M. Heinig*, E. Petretto*, C. Wallace, L. Bottolo, M. Rotival, H. Lu, Y. Li, R. Sarwar, S.R. Langley, A. Bauerfeind, O. Hummel, Y.-A. Lee, S. Paskas, C. Rintisch, K. Saar, .J Cooper, R. Buchan, E.E. Gray, J.G. Cyster, Cardiogenics Consortium, J. Erdmann, C. Hengstenberg, S. Maouche, W.H. Ouwehand, C.M. Rice, N.J. Samani, H. Schunkert, A.H. Goodall, H. Schulz, H. Roider, M. Vingron, S. Blankenberg, T. Münzel, T. Zeller, S. Szymczak, A. Ziegler, L. Tiret, D.J. Smyth, M. Pravenec, T.J. Aitman, F. Cambien, D. Clayton, J.A. Todd, N. Hubner* und S.A. Cook* (*contributed equally)
Nature advance online publication 08.09.2010: http://www.nature.com/Contact
Rainbow colors reveal cell history: Uncovering β-cell heterogeneity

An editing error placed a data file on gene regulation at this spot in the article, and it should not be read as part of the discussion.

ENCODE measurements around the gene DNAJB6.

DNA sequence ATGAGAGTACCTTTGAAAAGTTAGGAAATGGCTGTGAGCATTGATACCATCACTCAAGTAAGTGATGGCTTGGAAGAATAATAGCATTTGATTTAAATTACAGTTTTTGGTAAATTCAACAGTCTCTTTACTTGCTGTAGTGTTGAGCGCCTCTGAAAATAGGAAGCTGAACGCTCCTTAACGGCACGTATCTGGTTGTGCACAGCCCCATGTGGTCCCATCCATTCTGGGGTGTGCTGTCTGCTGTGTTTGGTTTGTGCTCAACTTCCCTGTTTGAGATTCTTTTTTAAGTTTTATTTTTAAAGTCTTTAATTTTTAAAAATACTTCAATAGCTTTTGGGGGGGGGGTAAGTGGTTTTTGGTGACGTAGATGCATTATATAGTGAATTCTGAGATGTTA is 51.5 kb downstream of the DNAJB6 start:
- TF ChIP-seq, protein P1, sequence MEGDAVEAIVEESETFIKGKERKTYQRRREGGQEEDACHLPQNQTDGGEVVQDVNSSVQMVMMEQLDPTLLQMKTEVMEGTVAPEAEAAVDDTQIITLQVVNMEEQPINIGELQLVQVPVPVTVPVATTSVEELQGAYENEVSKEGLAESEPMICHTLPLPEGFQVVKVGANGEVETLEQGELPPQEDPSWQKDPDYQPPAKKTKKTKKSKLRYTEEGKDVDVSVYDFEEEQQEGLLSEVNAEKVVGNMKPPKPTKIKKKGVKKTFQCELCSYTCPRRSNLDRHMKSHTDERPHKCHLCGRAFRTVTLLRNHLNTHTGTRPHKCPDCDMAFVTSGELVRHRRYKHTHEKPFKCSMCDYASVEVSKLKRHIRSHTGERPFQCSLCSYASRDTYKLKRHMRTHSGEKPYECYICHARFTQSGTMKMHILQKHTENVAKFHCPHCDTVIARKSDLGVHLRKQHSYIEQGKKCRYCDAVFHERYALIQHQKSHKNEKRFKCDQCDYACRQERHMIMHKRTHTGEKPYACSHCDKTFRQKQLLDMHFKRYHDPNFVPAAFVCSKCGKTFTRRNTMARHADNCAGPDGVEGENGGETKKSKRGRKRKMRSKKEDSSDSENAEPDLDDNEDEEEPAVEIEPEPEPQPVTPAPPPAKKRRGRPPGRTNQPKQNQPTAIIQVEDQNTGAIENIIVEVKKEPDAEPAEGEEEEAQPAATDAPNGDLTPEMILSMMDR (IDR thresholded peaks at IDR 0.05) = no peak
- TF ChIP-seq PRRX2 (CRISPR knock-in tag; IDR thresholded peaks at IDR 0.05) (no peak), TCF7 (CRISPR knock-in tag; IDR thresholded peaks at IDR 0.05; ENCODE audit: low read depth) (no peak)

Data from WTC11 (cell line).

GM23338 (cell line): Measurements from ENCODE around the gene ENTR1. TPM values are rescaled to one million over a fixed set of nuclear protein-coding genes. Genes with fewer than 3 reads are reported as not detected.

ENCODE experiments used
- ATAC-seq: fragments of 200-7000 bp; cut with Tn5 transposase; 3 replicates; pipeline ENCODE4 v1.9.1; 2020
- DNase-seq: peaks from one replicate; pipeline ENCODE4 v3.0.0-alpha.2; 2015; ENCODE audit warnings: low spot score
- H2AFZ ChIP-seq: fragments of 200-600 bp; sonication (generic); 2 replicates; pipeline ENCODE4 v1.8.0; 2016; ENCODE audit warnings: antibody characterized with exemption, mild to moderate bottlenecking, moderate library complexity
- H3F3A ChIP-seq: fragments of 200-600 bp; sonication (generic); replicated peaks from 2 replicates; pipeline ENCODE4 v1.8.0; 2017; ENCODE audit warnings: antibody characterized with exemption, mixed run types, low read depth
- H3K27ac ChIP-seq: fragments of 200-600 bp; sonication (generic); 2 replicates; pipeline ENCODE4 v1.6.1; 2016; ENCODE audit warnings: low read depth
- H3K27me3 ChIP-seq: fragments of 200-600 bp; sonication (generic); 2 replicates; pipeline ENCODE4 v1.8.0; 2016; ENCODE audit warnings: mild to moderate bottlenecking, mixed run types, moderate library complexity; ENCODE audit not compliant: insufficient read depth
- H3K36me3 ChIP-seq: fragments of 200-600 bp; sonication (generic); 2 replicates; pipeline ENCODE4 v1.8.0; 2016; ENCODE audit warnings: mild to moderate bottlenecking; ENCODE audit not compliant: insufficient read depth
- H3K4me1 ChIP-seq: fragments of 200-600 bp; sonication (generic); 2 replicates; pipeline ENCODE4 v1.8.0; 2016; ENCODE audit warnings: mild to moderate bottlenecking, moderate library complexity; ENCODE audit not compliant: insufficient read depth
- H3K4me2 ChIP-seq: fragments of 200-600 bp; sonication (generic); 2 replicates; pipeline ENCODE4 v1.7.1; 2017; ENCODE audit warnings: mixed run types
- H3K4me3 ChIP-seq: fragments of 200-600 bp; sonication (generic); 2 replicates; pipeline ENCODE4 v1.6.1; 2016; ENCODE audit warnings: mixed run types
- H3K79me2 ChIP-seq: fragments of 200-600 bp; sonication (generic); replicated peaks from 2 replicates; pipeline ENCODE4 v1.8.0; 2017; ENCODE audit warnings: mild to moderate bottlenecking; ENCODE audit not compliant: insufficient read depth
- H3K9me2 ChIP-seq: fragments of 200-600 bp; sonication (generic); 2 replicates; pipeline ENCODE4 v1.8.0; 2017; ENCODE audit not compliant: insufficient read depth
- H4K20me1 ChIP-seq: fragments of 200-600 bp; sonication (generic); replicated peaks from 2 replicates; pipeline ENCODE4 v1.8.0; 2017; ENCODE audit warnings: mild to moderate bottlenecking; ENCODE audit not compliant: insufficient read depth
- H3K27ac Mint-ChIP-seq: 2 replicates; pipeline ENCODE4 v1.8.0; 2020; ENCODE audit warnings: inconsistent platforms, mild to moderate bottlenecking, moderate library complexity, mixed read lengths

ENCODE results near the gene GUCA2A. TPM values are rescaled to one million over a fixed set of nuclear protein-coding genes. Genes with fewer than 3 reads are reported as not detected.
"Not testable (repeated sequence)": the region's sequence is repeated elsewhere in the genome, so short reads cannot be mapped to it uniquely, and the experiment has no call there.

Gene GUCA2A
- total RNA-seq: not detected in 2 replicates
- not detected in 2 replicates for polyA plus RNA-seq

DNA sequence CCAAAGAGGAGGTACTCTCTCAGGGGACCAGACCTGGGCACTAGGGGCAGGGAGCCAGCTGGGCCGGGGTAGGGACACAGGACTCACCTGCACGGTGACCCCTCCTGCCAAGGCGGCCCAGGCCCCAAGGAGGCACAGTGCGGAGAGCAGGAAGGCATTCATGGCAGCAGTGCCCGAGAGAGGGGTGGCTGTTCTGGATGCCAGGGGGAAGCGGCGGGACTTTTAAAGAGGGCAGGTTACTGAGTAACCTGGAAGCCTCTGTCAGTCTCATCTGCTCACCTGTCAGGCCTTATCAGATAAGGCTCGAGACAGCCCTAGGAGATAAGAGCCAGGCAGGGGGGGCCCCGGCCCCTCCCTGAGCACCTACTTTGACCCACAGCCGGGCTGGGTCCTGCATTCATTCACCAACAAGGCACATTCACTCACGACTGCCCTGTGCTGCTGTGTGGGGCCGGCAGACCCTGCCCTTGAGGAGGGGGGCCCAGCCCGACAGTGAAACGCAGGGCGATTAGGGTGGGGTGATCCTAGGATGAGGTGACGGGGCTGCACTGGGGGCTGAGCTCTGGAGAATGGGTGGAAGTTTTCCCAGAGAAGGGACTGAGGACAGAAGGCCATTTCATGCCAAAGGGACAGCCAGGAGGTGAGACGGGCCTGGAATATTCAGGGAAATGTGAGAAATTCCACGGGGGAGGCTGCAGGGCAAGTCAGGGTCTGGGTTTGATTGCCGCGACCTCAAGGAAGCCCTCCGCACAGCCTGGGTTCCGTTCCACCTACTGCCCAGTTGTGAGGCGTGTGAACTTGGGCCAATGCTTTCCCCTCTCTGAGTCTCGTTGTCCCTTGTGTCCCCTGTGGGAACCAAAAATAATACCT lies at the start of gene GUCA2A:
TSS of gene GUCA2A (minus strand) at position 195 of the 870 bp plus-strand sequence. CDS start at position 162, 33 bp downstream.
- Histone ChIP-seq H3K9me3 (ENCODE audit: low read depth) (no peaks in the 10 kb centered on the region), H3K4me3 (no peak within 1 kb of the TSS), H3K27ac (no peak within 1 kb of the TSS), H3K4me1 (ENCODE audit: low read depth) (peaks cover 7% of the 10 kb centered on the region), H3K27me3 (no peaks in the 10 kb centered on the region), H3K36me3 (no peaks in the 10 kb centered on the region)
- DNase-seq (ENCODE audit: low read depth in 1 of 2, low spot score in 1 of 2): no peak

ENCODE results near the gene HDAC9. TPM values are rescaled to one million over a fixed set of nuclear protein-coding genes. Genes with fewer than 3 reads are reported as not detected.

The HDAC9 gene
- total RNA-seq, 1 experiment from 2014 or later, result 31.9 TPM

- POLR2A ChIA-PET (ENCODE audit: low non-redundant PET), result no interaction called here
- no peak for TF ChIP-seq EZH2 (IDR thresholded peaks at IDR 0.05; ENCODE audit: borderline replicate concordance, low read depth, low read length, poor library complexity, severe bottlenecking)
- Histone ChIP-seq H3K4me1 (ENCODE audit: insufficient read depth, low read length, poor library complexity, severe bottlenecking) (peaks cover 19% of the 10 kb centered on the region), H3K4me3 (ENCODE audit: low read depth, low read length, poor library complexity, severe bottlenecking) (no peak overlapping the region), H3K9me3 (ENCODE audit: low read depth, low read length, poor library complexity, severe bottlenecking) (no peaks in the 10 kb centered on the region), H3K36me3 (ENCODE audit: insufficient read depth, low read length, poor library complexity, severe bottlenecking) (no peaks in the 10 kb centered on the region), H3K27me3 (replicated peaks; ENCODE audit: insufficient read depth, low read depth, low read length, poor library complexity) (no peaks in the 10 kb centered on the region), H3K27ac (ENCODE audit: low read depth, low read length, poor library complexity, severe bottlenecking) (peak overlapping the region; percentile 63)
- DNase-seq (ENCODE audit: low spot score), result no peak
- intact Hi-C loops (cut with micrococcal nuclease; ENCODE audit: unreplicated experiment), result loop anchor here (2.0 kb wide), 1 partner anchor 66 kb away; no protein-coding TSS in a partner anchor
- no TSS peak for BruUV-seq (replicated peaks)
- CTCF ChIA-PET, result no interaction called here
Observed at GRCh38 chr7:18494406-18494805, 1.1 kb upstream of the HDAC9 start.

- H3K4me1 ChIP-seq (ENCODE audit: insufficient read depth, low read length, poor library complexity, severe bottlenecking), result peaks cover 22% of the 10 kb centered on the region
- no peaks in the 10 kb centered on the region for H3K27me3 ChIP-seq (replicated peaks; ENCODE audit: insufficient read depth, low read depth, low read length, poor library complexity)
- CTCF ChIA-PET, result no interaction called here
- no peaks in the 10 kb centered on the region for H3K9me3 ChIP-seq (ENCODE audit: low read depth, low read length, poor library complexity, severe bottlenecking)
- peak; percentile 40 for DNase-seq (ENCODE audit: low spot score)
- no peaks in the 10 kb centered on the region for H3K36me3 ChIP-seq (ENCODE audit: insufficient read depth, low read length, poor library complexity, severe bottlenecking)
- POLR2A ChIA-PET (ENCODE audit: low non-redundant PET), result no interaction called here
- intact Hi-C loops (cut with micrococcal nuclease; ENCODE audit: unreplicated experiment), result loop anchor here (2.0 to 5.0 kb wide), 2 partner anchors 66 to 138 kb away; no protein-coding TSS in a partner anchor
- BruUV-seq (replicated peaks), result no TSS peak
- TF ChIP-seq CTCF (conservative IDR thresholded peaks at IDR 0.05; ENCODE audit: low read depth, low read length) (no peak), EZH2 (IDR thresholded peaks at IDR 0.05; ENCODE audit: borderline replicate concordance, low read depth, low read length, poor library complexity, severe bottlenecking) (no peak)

22.09.2017 | DFG-Forschungszentrum für Regenerative Therapien TU Dresden
The pyrenoid is a carbon-fixing liquid droplet
22.09.2017 | Max-Planck-Institut für Biochemie
Plants and algae use the enzyme Rubisco to fix carbon dioxide, removing it from the atmosphere and converting it into biomass. Algae have figured out a way to increase the efficiency of carbon fixation. They gather most of their Rubisco into a ball-shaped microcompartment called the pyrenoid, which they flood with a high local concentration of carbon dioxide. A team of scientists at Princeton University, the Carnegie Institution for Science, Stanford University and the Max Plank Institute of Biochemistry have unravelled the mysteries of how the pyrenoid is assembled. These insights can help to engineer crops that remove more carbon dioxide from the atmosphere while producing more food.
A warming planet